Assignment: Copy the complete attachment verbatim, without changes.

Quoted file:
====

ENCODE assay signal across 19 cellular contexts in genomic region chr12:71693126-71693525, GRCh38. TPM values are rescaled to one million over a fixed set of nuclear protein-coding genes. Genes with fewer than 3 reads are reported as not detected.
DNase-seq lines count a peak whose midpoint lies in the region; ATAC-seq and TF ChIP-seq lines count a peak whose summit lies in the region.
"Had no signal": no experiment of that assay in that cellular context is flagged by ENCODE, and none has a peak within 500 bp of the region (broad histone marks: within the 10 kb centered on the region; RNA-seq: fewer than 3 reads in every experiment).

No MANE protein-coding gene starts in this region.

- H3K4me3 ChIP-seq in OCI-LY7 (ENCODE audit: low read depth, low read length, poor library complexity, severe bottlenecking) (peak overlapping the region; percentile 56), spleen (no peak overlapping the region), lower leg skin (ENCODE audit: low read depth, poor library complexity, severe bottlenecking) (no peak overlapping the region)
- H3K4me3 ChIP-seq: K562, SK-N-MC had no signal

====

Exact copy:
ENCODE assay signal across 19 cellular contexts in genomic region chr12:71693126-71693525, GRCh38. TPM values are rescaled to one million over a fixed set of nuclear protein-coding genes. Genes with fewer than 3 reads are reported as not detected.
DNase-seq lines count a peak whose midpoint lies in the region; ATAC-seq and TF ChIP-seq lines count a peak whose summit lies in the region.
"Had no signal": no experiment of that assay in that cellular context is flagged by ENCODE, and none has a peak within 500 bp of the region (broad histone marks: within the 10 kb centered on the region; RNA-seq: fewer than 3 reads in every experiment).

No MANE protein-coding gene starts in this region.

- H3K4me3 ChIP-seq in OCI-LY7 (ENCODE audit: low read depth, low read length, poor library complexity, severe bottlenecking) (peak overlapping the region; percentile 56), spleen (no peak overlapping the region), lower leg skin (ENCODE audit: low read depth, poor library complexity, severe bottlenecking) (no peak overlapping the region)
- H3K4me3 ChIP-seq: K562, SK-N-MC had no signal